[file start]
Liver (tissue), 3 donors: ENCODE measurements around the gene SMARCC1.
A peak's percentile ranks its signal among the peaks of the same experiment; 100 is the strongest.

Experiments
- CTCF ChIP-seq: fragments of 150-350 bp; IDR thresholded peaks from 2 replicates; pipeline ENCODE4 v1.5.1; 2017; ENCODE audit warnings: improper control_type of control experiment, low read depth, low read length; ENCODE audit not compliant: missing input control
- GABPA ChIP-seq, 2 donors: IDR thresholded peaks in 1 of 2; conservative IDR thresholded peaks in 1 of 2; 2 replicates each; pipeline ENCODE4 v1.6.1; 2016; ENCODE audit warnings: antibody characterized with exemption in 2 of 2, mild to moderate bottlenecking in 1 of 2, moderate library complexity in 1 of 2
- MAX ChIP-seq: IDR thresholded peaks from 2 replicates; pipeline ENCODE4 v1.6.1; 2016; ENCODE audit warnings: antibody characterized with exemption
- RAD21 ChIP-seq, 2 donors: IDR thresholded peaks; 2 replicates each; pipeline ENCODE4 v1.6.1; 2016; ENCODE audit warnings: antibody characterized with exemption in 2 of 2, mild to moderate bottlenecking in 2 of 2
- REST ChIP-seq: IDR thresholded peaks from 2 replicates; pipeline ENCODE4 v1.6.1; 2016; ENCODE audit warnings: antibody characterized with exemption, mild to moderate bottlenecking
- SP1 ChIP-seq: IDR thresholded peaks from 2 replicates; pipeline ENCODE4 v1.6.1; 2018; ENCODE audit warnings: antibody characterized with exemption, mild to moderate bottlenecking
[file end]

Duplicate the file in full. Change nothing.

Liver (tissue), 3 donors: ENCODE measurements around the gene SMARCC1.
A peak's percentile ranks its signal among the peaks of the same experiment; 100 is the strongest.

Experiments
- CTCF ChIP-seq: fragments of 150-350 bp; IDR thresholded peaks from 2 replicates; pipeline ENCODE4 v1.5.1; 2017; ENCODE audit warnings: improper control_type of control experiment, low read depth, low read length; ENCODE audit not compliant: missing input control
- GABPA ChIP-seq, 2 donors: IDR thresholded peaks in 1 of 2; conservative IDR thresholded peaks in 1 of 2; 2 replicates each; pipeline ENCODE4 v1.6.1; 2016; ENCODE audit warnings: antibody characterized with exemption in 2 of 2, mild to moderate bottlenecking in 1 of 2, moderate library complexity in 1 of 2
- MAX ChIP-seq: IDR thresholded peaks from 2 replicates; pipeline ENCODE4 v1.6.1; 2016; ENCODE audit warnings: antibody characterized with exemption
- RAD21 ChIP-seq, 2 donors: IDR thresholded peaks; 2 replicates each; pipeline ENCODE4 v1.6.1; 2016; ENCODE audit warnings: antibody characterized with exemption in 2 of 2, mild to moderate bottlenecking in 2 of 2
- REST ChIP-seq: IDR thresholded peaks from 2 replicates; pipeline ENCODE4 v1.6.1; 2016; ENCODE audit warnings: antibody characterized with exemption, mild to moderate bottlenecking
- SP1 ChIP-seq: IDR thresholded peaks from 2 replicates; pipeline ENCODE4 v1.6.1; 2018; ENCODE audit warnings: antibody characterized with exemption, mild to moderate bottlenecking